The Caretaker
by Annabeth Mellon and Cecilia McGuffin, both age 12, Oxford
Oct 28, 2010 | 948 views |  0 comments | 6 6 recommendations | email to a friend | print
The sound of typing was all I heard for the past five hours. How much of my writing had I gotten done? None! Stupid writer’s block was keeping me from finishing or even starting on my magazine article. I needed to be somewhere quiet and relaxing, where I could write. At that moment, an idea occurred to me, and I knew exactly where I could go.

I was going to my mountain vacation home about two hours away.

Finally, I was there. I walked straight inside and set my laptop down on the desk. I opened it up and turned it on ready to get to work. It wasn't helping at all. I still wasn't able to write anything. I was just about to give up and go home when something pulled my hands off of the keyboard and started typing.

All the message had said was, "Get out! NOW!"

"Why? Who is this?" I replied with a shaky motion, typing on the keyboard.

"It's dangerous here! I am the ghost of a former resident!" he typed.

"How did you die?" I was typing with a curious yet frightful look on my face.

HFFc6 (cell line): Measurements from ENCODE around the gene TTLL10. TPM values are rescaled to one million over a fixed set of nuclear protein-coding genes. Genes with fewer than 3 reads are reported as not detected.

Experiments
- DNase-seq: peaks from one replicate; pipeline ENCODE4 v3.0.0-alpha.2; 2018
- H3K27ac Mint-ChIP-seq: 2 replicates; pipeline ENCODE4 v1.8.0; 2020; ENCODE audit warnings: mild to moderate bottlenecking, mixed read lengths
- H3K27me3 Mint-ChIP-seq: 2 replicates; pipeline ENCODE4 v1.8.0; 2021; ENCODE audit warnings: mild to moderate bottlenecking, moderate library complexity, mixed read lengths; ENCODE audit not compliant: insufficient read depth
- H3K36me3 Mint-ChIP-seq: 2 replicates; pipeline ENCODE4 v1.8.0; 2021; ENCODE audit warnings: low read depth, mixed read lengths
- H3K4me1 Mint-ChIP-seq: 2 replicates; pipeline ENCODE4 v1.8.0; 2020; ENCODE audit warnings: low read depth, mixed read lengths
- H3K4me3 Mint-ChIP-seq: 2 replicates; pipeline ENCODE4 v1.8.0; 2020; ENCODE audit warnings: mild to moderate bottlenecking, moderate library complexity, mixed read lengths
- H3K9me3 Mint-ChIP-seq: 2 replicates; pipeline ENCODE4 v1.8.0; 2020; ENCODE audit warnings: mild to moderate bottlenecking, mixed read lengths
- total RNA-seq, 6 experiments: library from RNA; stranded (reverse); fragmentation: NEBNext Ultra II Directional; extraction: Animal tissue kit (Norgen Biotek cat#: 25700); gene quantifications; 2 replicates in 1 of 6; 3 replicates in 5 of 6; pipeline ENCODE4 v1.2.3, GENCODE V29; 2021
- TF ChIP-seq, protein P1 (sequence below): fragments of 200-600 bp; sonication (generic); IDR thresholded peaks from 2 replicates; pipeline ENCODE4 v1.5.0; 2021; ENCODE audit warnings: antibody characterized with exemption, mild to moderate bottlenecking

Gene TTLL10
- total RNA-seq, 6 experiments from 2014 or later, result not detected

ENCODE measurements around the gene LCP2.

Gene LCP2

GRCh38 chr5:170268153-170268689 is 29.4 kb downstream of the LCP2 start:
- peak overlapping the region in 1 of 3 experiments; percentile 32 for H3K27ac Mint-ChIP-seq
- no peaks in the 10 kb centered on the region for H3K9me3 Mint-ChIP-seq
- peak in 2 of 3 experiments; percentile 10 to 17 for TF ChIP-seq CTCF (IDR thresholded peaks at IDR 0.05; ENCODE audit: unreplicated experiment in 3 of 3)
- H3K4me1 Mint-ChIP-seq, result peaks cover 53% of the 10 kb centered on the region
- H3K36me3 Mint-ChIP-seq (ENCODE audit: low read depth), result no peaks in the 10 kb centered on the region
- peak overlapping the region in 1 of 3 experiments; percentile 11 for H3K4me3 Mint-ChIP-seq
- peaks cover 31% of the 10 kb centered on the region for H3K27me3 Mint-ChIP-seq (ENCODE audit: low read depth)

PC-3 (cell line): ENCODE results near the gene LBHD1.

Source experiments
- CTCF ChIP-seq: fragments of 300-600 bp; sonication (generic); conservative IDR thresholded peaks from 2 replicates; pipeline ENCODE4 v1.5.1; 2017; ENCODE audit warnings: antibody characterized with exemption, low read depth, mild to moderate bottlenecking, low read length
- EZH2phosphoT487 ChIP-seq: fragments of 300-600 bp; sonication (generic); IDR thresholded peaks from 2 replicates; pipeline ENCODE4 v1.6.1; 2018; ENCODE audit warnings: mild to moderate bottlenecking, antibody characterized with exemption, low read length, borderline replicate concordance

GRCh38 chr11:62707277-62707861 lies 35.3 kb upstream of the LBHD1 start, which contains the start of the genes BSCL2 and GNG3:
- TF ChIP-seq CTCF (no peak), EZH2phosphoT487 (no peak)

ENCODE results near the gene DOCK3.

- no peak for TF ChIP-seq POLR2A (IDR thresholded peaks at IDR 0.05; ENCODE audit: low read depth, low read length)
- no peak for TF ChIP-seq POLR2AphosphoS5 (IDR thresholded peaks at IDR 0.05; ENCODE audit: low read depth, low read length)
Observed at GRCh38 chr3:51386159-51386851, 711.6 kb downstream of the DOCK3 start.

"The caretaker of this vacation home murders everyone who rents this place out. You have to leave!" He typed almost impossibly fast.

"Are there other ghosts?" I typed anxiously.

"Yes. I hear him coming! You have to leave!" He typed excitedly.

"I'll hide and call the police!" I typed as quickly as I could, getting out of my office chair.

I ran silently to the basement, where I could sneak out and go hide under the porch. I called the police and, just a few seconds before they came, I saw the caretaker, looking for me. Right when the police pulled in, his flashlight pointed right to me. He started to run toward me, but was caught right in time. They asked me how I had known of murdering people. All of their eyes had blown up in shock. I couldn't tell if they believed me or not.

They ran inside because they heard a yelling. It was the policewoman’s scream. She had found the bodies. The other police officers discarded them and drove off with the caretaker, who had been sentenced to death for manslaughter. Right before they had put the bodies in the trunk, I saw one smile fall upon a man's face. I knew who it was.

When I was going to bed after the long night, I closed my eyes and I saw what I was looking for: a story.
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The Caretaker by Annabeth Mellon and Cecilia McGuffin, both age 12, Oxford

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